Why does it look so bad?

I just caught the end of this on some music channel and was appalled at how bad it looks. It almost looks like a bootleg or something but obviously this isn't the case. So what's the deal? Was this some kind of artistic choice or what?

Ziggy Stardust is one of the great concept albums so it's kind of a shame we don't have a better movie built around it. Be honest: Which would you rather listen to - this, or Tommy?

UPDATE: I don't feel this way anymore, it looks great, I was an idiot.

What's the Spanish for drunken bum?


It's always looked that bad. I caught it at a theatre in the 1980s rerelease. It was a brand new remastered print and it was TERRIBLE! The sound was great but the picture was jittery or out of focus virtually during the entire movie. After 30 minutes I went out and complained and the manager apologized but said that was the way the film has always looked! I found out it wasn't the theatre--the film was just badly shot. Why it was shot this way I don't know. Maybe the director didn't have enough money to shot it correctly. Back in 1972 Bowie was considered out there so he probably couldn't get a lot of money to shot it professionally.


Most live rock concert movies from the seventies have something of the same look: reddish beams through the dark, pulsating lanterns and strobe lights and no very complex sets. If it's shot indoors and captures an actual gig they often do look like that. Scorsese's The Last Waltz and more elaborate actual touring shows changed the game, but in 1973 it was still a bit bare-bones. Look at Led Zep's The Song Remains The same, it looks as dark as Ziggy.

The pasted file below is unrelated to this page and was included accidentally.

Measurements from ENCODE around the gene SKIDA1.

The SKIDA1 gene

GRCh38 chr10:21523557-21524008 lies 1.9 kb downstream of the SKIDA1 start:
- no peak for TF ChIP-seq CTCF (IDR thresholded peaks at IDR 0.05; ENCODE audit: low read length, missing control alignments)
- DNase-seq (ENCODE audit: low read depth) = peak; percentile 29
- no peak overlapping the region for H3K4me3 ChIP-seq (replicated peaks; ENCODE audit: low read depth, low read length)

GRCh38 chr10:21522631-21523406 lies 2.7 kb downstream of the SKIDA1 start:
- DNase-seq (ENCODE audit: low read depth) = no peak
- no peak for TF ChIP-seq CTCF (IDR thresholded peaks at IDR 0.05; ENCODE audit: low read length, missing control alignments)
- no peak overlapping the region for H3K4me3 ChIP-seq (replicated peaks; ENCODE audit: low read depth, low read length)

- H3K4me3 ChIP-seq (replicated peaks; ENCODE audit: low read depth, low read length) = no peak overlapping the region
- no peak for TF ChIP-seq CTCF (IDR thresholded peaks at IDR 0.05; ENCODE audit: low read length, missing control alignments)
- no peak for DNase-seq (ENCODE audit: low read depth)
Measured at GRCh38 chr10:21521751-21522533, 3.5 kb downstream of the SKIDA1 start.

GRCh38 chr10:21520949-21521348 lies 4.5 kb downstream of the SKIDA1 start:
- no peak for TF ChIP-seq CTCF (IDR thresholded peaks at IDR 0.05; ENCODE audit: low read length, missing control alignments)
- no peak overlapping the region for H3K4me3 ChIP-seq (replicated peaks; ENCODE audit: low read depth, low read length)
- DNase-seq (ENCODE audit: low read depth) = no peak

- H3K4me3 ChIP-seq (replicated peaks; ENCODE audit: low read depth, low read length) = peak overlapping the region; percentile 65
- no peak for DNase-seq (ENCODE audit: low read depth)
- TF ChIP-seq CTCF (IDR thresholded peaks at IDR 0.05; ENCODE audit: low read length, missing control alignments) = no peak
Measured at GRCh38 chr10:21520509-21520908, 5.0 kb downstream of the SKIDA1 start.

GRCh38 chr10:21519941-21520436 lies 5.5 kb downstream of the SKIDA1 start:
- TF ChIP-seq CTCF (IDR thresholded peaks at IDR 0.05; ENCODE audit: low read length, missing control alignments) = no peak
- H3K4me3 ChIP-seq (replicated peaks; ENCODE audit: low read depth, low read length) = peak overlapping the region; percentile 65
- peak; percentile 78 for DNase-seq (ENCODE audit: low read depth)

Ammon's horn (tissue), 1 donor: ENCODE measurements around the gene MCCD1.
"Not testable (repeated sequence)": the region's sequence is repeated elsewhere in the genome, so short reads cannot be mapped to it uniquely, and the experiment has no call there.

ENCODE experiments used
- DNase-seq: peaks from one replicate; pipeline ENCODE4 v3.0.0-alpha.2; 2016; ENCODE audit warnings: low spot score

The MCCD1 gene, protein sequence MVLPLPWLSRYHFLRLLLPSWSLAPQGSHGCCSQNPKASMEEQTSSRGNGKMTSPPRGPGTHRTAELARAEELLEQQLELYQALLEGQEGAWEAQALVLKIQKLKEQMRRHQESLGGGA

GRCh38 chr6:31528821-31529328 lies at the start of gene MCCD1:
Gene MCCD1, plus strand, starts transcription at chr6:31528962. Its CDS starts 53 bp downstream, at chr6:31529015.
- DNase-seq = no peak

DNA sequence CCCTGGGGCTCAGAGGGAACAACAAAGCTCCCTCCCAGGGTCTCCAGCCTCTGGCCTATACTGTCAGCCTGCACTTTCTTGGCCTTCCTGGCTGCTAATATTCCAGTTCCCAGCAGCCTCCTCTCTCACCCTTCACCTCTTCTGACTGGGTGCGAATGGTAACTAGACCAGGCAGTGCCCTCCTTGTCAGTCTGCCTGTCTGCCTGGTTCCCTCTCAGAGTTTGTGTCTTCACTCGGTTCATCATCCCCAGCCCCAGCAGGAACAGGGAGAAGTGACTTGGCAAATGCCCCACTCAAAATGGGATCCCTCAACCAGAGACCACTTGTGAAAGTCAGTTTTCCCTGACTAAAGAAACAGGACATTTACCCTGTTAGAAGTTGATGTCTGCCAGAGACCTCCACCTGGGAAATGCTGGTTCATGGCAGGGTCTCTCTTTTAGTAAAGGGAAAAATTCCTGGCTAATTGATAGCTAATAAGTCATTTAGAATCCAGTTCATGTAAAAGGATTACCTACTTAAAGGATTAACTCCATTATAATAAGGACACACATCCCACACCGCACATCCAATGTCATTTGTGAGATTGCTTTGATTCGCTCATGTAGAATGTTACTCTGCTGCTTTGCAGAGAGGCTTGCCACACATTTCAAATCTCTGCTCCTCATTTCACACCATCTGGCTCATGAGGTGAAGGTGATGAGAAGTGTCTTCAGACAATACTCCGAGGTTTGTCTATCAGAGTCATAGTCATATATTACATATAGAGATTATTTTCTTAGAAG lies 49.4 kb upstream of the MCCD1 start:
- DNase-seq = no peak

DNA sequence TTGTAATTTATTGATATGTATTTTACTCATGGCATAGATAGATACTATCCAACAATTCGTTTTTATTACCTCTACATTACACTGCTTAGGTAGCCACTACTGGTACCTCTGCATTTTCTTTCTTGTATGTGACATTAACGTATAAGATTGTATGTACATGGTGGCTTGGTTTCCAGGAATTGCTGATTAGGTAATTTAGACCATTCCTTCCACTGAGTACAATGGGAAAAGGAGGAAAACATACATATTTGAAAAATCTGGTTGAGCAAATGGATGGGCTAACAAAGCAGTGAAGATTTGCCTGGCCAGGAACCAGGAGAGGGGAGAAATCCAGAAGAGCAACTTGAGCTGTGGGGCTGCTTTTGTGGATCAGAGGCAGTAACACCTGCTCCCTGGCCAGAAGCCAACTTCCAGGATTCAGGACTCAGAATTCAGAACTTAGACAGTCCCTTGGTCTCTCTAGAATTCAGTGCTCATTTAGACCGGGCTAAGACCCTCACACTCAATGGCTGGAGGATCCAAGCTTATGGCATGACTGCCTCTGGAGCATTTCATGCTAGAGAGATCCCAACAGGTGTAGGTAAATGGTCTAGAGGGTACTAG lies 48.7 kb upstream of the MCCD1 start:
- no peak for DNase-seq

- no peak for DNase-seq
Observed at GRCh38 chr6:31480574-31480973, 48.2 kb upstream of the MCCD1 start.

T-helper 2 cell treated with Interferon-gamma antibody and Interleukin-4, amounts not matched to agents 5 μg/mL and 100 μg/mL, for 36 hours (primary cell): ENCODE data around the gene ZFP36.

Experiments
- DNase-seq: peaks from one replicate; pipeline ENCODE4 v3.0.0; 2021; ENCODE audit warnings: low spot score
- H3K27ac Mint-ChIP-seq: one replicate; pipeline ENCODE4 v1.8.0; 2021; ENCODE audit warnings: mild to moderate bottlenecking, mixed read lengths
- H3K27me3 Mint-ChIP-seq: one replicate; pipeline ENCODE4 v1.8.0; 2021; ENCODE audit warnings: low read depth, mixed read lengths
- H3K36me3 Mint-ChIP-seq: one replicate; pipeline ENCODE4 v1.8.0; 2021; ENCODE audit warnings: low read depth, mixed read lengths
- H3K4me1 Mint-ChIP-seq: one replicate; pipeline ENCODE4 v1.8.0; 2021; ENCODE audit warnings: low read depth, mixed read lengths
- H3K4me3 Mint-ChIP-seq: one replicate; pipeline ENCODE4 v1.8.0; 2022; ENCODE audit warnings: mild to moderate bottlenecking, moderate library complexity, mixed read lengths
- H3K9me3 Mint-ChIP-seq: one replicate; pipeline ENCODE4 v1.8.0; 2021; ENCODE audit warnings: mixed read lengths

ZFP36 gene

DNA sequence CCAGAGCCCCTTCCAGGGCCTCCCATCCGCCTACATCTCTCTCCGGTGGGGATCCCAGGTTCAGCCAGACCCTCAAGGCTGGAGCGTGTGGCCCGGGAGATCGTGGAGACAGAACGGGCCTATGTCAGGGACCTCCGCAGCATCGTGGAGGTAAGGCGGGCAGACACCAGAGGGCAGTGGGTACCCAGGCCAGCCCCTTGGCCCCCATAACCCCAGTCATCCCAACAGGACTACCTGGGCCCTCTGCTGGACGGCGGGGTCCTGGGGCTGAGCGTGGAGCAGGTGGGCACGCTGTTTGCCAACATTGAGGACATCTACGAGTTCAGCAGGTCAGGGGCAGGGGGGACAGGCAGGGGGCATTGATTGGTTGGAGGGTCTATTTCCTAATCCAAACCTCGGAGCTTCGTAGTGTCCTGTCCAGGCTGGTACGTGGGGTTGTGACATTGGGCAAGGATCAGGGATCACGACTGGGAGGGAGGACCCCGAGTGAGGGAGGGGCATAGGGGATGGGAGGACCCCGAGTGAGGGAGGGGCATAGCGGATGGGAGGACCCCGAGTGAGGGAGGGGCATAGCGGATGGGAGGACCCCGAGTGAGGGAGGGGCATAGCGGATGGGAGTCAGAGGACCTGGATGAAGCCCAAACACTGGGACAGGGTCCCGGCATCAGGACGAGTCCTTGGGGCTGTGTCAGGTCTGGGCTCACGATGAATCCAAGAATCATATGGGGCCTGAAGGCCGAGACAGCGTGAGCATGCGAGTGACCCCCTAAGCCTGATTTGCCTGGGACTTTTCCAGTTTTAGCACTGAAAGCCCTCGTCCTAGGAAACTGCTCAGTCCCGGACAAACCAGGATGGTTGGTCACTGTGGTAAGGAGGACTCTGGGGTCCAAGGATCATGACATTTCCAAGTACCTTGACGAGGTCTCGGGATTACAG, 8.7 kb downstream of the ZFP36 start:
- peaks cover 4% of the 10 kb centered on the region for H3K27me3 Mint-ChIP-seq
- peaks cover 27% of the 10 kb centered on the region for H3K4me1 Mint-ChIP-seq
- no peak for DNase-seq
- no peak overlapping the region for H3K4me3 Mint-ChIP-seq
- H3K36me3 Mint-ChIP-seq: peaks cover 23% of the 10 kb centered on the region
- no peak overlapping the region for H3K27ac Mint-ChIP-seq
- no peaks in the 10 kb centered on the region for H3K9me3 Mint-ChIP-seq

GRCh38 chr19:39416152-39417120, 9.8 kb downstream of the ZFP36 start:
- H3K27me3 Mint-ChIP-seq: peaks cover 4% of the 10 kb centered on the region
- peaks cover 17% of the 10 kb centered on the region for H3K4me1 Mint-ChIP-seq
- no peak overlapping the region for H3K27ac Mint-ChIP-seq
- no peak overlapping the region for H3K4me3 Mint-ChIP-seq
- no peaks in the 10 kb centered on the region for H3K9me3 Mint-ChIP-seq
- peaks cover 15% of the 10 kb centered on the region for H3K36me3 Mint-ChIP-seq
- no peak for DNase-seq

Almost nobody in those days did the kind of big-set, lavish-choreography shows you got later from Pink Floyd, Madonna or Kiss. Bowie made one of the first real attempts at that kind of show a year after Ziggy was shot - the 1974 Diamond Dogs U.S. tour. Big stage sets, lighting bridges, backcloth and props and dancers - but he dismantled that one after a few months 'cause it was astronomically expensive.

Also, Pennebaker had been hired very quickly, just to film a few tracks, but after he'd come around and seen the first of the two London shows he realized, as he says himself, there was a film crying out to be made here, so it was really a quick shoot and then they had this fab concert on celluloid (which is a blessing!) He may have opted to make it look more nocturnal, though: there's a few shots of the audience that aren't that dark.

At the audition I had to karaoke to "Smoke On The Water". I was 45. A very lonely experience.


The 2002, 2003 DVD is great, and includes a commentary that explains the process of documenting this performance, and the many overdubs and upgrades needed to finally release it in 1983, ten years after the gig. This DVD improved the feature even more from that point, and it's well worth a couple of watches/listens. Leonard Maltin's review about Ziggy being "...unwatchable and un-listenable..." may be referring to the 83' film release, but I think this DVD is awesome. The New Beverly in L.A. will screen the film in the last week of this month. Enjoy.

"The only reason I'm paranoid is because everyone's against me." - Frank Burns of M*A*S*H*



Would be happy if I never had to watch Tommy again

The young recruit is silly ’e thinks o’ suicide
’E’s lost ’is gutter-devil ’e ’asn’t got ’is pride


I think it's absolutely gorgeous, one of the best rock concert films ever. The redish glow, the greens and blues, and most of all the flashes going off in the audience, just magical.



I don't know which DVD I have, but I think it looks incredible. It's just like the recent release of The Who at the London Coliseum. Dark and murky with colored spotlights, band members going in and out of the light and darkness. It's exactly the way I remember live concerts when I was a kid. Hang out in the parking lot, smoke a joint, go in and watch the show. You're high, your eyes are a little sensitive to the light, things look blurry and saturated with color, afterwards your memory blurs it a little more. It's the way I remember them. I was actually a little startled by the Who's Coliseum DVD, and how it seemed to get into my brain and produce these images to me.